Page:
Butif in 1994 he was the Champion of the mid-card and if for the bulk of 1995 he was just, well, mid-card. Bret was having good matches when the right opponent came up, and even sometimes when he didn't: his matches with lower card acts Hakushi and Jean-Pierre Lafitte were certainly memorable – as was by his own admission, the worst of his career against Bob Backlund. But much like with Lex Luger 18 months earlier, Bret's time would come again once Vince McMahon busted out on his latest project. Where Diesel was concerned, we've written about that run to death, but suffice to say change was necessary, and Bret was the only viable choice.
Once again though, much like in 1994 where Bret was a transitional champion for Lex Luger to Diesel (in those days a transition could really take 7-8 months), this time he was keeping the seat warm for Shawn Michaels. At least this time he was in the main event, working a highly enjoyable match with The British Bulldog at the tail end of 1995 before working consecutive main events with Undertaker and Diesel that were both just drab. Shawn Michaels, meanwhile, having once again worked himself a period of time off, returned in time to win the Royal Rumble for a second consecutive time and setup a match between WWF's two best in-ring performers.
It was at this time someone suggested the idea for an unusual match – a sixty minute ironman match which was essentially a hybrid of the old two out of three falls matches and the sixty minute "broadways" that would so often take place in a bygone era. Going sixty minutes was an incredibly brave step, one that I've explored in much greater depth here, but one that at least made sense given the strengths of the two guys involved.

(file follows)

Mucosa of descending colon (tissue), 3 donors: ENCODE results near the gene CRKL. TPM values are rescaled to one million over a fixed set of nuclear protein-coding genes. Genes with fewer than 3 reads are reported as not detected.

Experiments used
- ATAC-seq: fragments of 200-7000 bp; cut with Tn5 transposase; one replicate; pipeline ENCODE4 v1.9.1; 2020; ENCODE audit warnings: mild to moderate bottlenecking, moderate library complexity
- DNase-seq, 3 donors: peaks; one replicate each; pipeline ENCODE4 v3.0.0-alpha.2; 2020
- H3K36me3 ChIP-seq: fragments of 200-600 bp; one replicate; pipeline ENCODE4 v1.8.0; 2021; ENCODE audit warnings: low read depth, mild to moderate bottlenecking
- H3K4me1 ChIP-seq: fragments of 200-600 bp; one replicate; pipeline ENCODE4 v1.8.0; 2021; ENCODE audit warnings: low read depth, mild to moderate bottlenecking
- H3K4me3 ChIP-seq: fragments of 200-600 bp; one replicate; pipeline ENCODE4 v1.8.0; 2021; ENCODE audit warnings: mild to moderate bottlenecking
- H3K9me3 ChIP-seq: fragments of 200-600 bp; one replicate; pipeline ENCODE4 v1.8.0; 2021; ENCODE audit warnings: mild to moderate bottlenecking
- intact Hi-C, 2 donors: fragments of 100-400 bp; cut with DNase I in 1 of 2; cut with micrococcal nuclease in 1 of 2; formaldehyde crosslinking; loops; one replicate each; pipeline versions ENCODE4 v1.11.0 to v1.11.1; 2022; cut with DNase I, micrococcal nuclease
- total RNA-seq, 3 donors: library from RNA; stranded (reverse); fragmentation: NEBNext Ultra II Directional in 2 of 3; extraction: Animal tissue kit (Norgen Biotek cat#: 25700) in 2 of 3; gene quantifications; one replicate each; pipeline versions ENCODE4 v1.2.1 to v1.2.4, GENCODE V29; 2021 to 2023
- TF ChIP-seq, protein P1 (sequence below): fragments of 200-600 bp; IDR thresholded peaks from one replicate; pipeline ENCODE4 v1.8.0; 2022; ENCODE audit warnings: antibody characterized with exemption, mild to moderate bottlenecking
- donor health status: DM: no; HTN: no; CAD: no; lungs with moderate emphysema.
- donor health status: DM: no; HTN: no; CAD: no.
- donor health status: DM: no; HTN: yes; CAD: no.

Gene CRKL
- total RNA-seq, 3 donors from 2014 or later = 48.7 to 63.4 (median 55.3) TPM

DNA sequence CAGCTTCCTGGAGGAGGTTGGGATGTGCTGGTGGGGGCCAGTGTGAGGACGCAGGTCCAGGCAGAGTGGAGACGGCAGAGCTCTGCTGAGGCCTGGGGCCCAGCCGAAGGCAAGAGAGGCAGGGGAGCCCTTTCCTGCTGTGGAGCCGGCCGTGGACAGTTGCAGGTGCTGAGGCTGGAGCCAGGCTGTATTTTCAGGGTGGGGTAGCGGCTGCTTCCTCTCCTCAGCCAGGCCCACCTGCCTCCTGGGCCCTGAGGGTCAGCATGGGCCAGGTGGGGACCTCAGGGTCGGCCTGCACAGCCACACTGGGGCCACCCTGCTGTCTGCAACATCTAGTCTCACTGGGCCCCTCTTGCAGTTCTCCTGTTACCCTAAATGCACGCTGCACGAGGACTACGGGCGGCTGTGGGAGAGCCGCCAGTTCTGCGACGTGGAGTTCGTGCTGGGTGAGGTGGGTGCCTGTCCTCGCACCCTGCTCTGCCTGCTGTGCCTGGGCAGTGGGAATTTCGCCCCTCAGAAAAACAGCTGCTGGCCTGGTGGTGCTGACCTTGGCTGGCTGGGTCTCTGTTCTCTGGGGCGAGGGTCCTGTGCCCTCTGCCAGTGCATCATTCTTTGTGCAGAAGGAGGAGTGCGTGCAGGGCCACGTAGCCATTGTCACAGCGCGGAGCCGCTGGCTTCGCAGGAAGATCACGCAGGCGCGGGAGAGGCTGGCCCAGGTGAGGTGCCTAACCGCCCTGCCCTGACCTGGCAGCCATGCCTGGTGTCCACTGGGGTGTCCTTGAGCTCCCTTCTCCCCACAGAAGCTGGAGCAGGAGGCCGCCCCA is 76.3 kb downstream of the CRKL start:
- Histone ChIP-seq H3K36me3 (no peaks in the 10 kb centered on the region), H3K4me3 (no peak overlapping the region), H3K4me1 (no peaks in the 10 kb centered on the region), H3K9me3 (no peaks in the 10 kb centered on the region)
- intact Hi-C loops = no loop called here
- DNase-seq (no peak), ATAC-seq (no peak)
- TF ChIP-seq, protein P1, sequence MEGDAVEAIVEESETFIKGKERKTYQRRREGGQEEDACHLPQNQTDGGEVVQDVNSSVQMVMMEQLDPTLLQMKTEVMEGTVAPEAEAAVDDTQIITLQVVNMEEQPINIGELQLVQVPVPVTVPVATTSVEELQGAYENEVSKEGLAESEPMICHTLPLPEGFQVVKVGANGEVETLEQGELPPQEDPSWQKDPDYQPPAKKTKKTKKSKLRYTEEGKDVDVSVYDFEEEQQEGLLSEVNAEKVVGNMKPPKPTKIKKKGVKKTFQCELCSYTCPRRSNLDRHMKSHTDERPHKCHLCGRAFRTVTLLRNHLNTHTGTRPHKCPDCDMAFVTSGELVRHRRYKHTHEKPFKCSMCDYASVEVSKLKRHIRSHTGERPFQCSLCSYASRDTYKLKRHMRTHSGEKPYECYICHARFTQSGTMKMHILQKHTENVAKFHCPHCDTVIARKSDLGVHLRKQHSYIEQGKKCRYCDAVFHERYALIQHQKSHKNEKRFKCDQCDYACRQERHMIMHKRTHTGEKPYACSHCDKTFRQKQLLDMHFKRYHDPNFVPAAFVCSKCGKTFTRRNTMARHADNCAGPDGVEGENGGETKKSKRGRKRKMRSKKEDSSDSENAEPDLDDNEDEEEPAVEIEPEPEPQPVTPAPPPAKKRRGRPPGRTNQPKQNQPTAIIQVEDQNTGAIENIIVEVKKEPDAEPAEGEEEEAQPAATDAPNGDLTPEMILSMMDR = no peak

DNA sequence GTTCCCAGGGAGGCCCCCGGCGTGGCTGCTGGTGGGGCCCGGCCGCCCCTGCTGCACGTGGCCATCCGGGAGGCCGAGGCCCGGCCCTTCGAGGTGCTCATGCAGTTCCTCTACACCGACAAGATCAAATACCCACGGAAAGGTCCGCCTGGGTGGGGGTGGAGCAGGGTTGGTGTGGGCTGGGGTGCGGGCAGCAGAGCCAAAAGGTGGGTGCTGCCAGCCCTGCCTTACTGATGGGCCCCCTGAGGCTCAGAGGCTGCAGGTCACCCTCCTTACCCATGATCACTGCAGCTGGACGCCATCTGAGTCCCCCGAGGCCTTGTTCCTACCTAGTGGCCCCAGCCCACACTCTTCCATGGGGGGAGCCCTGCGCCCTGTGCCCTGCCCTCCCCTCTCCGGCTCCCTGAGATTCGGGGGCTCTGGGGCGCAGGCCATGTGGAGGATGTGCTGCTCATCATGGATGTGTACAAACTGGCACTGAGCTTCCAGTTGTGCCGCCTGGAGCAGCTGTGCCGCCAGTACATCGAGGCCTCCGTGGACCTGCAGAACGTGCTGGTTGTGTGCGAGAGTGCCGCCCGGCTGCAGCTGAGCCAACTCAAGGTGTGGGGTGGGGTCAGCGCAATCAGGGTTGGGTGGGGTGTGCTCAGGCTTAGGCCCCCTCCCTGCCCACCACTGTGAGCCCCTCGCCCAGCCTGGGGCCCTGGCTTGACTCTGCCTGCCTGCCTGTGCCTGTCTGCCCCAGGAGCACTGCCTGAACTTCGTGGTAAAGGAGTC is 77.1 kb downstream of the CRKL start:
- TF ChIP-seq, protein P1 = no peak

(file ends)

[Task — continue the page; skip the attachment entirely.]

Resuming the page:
The match went pretty well - it wasn't the all-time classic that perhaps some would've expected, and it did certainly lose the attention of a portion of the live crowd; which, when you think the other major draw for the show was the Ultimate Warrior, makes total sense. But after sixty fall-less minutes, Shawn finally discharged his superkick in overtime to pickup the win and his first WWF title. After a worked confrontation between the two, Bret left – swore at the camera in an angle shot for Raw and then basically disappeared, working a few remaining overseas house shows before essentially leaving the company after his contract expired.
There was at least the expectation Bret would return, and the thought that Bret's decision to take a leave was a deliberate choice doesn't really hold up: weakening the ensemble cast for Shawn Michaels (that with the depature of Kevin Nash and Scott Hall, along with the potential exit of the British Bulldog) meant that Shawn was completely exposed as Champion right at the moment when WCW was starting to get hot. This idea, on its own at least, seems pretty unlikely. Bret was taking time-off at the end of his contract, a break which he hadn't really had to date. Even if you were in "Shawn's camp" Shawn could hardly complain about a guy taking a break when he "managed" it so frequently.